by Mario Rizzo
One of the very good things about the blogosphere is that academics have been uploading their syllabuses for various courses. For the past couple of years, I have been teaching a graduate course taking a detailed and critical look at modern behavioral economics, including its normative and policy aspects.
More and more, I am thinking about this area in terms of the normative vision of the world it presupposes. Most amazingly, behavioral economists tend to accept the normative stance of neoclassical or standard economics (that is, the axioms of rationality). They “simply” do not believe that people behave in accordance with these axioms. Thus they find decisionmaking failure (akin to market failure). All sorts of state interventions may be warranted to correct for the suboptimalities that defective or biased decisions imply.
There are many issues here. (1) What is the status of neoclassical rationality as a normative standard? I think the technical idea of rationality gains acceptance to the extent that it is viewed as the instantiation of a broader rationality — or simply the instantiation of sensible decisionmaking. This is a not very defensible point. (2) Even assuming that is defensible, is “rationality” where economists ought to begin or where perhaps they should end up? Economists such as Philip Wicksteed argued, in effect, that irrationalities were disequilibrium phenomena that would tend to dissappear or be reduced under the pressure of the costs of bearing the consequences of irrationality. (3) Even assuming the empirical stubborness of biases or irrationality, is it possible or feasible to discover what unbiased behavior would be, especially in a world of multiple biases and differential degrees of these biases accross individuals and contexts?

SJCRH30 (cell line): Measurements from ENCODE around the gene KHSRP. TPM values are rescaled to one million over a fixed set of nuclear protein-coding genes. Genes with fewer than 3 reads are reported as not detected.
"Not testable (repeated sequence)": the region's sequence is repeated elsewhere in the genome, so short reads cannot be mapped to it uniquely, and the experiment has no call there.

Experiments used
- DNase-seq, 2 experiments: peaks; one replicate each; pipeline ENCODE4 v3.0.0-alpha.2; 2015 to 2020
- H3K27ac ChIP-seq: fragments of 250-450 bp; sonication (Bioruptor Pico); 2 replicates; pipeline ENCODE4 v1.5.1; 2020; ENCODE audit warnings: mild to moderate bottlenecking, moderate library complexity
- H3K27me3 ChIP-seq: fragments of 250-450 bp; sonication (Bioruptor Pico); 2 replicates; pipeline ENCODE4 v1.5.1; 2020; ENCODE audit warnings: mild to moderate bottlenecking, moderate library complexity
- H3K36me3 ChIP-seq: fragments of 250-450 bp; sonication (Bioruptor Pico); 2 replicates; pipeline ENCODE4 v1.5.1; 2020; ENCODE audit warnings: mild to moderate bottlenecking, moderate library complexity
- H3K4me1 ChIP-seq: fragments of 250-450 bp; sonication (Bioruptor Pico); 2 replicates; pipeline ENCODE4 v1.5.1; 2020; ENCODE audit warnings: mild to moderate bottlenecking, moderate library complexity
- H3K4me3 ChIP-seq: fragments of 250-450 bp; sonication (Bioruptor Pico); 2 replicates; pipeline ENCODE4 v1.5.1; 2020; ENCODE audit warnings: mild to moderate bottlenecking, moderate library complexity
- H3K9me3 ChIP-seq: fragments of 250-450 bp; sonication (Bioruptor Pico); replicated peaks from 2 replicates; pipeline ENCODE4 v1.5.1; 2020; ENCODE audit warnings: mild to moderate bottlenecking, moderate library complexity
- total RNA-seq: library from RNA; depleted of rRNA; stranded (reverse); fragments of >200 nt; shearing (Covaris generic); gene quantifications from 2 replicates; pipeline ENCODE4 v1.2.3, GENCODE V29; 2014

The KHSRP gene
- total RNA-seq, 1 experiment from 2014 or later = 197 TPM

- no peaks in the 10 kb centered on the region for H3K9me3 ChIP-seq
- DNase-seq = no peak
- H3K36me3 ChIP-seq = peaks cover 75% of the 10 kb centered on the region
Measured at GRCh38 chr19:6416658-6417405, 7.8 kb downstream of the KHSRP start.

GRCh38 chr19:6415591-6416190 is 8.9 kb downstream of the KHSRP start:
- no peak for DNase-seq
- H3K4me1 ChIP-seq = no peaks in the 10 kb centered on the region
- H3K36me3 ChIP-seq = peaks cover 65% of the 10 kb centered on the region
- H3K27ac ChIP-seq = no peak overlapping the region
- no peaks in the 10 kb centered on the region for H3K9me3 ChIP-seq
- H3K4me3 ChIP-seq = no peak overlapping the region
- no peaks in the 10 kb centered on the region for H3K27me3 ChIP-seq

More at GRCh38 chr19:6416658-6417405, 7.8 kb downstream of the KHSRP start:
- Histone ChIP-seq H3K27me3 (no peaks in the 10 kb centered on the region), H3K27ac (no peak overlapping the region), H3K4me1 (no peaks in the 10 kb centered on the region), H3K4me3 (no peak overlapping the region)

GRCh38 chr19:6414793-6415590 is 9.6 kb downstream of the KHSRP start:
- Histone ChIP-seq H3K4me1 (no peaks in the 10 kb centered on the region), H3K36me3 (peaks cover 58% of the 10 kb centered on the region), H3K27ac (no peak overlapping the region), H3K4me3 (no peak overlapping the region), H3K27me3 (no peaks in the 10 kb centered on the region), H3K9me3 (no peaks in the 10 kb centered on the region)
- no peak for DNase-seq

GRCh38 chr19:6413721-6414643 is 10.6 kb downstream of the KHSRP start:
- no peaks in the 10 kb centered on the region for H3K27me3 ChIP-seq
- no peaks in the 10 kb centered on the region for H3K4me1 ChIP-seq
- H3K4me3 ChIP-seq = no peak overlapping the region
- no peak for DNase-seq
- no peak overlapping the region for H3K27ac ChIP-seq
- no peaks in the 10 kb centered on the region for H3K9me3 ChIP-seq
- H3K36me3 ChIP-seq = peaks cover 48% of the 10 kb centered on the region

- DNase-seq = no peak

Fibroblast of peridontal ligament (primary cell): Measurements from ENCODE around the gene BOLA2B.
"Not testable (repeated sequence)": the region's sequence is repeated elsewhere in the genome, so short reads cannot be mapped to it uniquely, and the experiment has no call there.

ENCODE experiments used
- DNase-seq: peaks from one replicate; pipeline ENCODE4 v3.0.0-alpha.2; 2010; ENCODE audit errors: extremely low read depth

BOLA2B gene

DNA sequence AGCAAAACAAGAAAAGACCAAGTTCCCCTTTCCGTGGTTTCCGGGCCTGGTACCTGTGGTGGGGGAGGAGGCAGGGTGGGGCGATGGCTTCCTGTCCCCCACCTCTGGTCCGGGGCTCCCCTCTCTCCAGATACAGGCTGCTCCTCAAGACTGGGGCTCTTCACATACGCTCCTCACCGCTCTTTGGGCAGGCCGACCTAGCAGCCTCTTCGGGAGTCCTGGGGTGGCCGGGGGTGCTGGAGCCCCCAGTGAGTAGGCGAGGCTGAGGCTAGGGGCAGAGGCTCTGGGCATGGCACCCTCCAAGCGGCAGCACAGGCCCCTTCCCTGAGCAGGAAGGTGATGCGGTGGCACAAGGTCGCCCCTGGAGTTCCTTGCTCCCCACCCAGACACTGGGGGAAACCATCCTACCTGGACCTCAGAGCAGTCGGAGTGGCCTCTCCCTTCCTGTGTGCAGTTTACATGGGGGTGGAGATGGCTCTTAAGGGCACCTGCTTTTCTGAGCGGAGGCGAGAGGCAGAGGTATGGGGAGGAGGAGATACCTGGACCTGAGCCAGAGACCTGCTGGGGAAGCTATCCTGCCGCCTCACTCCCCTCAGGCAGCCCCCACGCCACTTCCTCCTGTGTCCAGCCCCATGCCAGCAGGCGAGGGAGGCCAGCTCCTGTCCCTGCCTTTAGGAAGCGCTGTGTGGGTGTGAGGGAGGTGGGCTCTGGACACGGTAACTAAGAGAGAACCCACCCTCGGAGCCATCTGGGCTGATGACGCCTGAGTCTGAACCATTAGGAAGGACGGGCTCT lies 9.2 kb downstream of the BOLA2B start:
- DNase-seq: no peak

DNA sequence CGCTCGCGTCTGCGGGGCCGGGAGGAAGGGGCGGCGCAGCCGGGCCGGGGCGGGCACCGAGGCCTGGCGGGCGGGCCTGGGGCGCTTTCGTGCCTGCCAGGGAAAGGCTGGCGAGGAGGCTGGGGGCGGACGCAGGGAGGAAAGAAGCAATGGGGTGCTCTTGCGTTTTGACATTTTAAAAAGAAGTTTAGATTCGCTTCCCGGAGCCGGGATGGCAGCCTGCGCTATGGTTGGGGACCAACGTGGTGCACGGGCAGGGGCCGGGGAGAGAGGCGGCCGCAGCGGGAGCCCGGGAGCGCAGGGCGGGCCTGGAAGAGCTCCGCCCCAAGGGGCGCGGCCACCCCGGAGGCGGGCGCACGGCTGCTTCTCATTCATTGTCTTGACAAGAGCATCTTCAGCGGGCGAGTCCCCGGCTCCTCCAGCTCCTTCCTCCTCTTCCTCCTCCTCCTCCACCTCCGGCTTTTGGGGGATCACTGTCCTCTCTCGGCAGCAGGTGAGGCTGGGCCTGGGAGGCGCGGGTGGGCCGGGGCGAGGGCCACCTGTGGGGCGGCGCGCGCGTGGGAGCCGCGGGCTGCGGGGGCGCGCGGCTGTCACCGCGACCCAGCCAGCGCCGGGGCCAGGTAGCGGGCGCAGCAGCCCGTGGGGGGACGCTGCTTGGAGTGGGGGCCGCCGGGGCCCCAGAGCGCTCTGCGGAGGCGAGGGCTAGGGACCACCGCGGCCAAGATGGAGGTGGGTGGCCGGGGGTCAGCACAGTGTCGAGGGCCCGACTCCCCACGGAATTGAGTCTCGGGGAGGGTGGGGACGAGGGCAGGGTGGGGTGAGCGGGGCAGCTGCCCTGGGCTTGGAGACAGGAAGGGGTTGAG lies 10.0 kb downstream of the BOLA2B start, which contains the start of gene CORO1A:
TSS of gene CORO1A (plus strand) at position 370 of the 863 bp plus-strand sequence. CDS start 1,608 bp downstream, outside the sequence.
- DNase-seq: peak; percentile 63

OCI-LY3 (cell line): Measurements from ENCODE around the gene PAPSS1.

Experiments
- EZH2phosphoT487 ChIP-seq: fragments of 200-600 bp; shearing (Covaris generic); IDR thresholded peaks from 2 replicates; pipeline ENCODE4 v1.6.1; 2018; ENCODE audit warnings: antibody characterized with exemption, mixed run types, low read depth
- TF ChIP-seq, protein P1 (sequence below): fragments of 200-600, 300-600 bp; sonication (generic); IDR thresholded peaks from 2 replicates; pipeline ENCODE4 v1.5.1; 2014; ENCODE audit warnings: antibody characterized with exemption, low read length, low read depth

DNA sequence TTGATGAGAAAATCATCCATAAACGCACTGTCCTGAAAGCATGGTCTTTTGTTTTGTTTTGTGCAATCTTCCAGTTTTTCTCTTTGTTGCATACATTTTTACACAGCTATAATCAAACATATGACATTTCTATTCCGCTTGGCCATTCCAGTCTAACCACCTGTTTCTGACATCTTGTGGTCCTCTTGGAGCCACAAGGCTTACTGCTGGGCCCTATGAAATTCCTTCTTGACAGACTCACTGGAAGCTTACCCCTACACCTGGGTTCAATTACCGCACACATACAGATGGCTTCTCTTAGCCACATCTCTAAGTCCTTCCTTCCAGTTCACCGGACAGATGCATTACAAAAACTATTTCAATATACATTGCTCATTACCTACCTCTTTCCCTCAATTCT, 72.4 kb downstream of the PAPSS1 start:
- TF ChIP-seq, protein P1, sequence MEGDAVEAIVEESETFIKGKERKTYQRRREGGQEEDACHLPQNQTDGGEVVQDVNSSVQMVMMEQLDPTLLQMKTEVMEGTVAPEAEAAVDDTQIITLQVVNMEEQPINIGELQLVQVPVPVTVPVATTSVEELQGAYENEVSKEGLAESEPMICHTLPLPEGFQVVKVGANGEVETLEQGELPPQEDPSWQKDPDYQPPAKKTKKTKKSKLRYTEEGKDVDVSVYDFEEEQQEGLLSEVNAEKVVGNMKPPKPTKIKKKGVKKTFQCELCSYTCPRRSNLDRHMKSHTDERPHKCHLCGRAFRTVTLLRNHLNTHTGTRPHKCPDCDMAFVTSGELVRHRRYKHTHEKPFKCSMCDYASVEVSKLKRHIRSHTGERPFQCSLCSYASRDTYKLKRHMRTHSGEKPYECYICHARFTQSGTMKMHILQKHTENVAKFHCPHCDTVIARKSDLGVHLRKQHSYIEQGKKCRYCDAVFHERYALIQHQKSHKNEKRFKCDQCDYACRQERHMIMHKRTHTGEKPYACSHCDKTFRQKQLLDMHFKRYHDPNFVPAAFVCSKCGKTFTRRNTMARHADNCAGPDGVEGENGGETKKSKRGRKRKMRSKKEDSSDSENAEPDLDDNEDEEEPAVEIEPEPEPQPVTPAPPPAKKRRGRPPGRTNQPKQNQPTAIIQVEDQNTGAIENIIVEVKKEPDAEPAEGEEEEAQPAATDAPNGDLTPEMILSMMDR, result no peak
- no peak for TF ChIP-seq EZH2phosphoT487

Behavioral economics is one of the many areas of economics that could benefit with a little more fundamental thinking even at the expense of yet another experiment or psychological study or “innovative” model. Let’s slow down and take a breather.
Here is my syllabus. Behavioral Economics Syllabus 2012
17 thoughts on “Behavioral Economics and Rationality”
Mario and others: Here’s an old blog post of mine making a similar point.
A snippet: “One thing that has always struck me about behavioral economics are the parallels to arguments about market failure (such as externalities). Much of BE shows us that economic agents are not the rational utility-maximizers of standard theory (as does much of psychology of course). But what this result implies for economics and policy depends upon whose hands the results are in.
One school of thought seems to say “a-ha! Agents don’t act like our ideal models of behavior, therefore agents fail to behave in the way necessary for those models to work.” Thus, in this view, “agent failure” leads to “market failure.” And notice the parallel structure of the two “failures:” in both cases, failure is defined as not matching the idealized, perfect result, either perfect rationality or perfect competition/general equilibrium. The remedy, of course, is some combination of paternalism and intervention to bring the failed agent or market closer to the modeled ideal.”